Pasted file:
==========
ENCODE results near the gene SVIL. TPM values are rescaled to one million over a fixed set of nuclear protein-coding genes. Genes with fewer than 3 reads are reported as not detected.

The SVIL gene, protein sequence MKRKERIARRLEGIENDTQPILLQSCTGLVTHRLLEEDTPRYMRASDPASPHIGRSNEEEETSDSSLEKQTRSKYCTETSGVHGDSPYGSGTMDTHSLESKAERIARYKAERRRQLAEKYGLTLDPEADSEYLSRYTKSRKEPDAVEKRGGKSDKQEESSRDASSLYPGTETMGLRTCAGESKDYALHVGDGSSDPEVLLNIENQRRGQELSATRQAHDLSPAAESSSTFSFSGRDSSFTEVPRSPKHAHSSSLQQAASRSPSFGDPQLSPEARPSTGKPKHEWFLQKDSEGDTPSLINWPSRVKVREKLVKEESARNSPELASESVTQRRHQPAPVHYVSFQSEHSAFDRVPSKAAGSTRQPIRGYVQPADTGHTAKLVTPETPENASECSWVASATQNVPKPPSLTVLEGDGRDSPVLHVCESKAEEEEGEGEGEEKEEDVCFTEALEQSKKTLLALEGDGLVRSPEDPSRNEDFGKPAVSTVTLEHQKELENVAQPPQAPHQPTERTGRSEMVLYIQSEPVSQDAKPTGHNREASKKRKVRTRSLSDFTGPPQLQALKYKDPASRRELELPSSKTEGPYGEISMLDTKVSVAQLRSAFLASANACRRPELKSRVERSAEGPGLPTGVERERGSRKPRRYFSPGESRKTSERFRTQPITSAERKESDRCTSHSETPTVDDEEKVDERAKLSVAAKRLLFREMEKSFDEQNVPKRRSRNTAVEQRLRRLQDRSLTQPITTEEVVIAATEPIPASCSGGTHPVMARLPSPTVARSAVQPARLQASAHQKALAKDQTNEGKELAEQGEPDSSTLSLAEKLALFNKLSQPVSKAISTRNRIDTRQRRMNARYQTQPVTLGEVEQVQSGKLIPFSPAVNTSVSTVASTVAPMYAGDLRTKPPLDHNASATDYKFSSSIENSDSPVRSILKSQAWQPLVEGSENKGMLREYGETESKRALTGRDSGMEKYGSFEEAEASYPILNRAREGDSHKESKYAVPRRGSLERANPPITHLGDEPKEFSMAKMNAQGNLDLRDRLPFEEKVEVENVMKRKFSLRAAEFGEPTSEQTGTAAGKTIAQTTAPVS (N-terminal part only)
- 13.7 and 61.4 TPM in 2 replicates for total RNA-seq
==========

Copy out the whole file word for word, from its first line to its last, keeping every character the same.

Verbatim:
ENCODE results near the gene SVIL. TPM values are rescaled to one million over a fixed set of nuclear protein-coding genes. Genes with fewer than 3 reads are reported as not detected.

The SVIL gene, protein sequence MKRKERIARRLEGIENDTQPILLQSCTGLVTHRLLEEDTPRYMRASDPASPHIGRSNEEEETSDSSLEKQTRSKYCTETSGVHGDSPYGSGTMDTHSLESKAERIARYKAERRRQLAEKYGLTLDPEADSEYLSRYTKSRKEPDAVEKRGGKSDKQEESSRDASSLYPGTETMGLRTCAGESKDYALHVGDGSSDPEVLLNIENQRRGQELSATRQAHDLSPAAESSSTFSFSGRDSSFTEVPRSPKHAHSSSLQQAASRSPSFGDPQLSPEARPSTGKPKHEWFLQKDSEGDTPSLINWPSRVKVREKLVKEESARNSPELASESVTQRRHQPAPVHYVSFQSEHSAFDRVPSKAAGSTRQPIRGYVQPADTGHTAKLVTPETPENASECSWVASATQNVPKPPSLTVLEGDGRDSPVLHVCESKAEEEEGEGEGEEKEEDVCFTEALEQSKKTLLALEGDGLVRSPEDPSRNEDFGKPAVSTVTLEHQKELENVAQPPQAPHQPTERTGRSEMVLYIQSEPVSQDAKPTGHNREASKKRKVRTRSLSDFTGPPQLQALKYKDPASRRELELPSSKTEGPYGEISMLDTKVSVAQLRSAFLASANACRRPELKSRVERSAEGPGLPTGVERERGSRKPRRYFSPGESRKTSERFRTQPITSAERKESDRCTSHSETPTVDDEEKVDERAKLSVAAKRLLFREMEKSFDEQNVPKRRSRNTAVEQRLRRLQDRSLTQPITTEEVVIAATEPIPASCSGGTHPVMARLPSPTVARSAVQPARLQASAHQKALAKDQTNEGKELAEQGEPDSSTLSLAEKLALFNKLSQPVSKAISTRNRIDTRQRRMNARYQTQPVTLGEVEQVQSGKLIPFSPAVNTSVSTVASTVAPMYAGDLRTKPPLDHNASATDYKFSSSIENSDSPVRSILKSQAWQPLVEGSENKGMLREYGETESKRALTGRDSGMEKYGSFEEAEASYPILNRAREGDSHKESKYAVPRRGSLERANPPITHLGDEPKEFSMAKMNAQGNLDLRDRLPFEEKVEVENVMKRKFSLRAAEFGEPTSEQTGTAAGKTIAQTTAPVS (N-terminal part only)
- 13.7 and 61.4 TPM in 2 replicates for total RNA-seq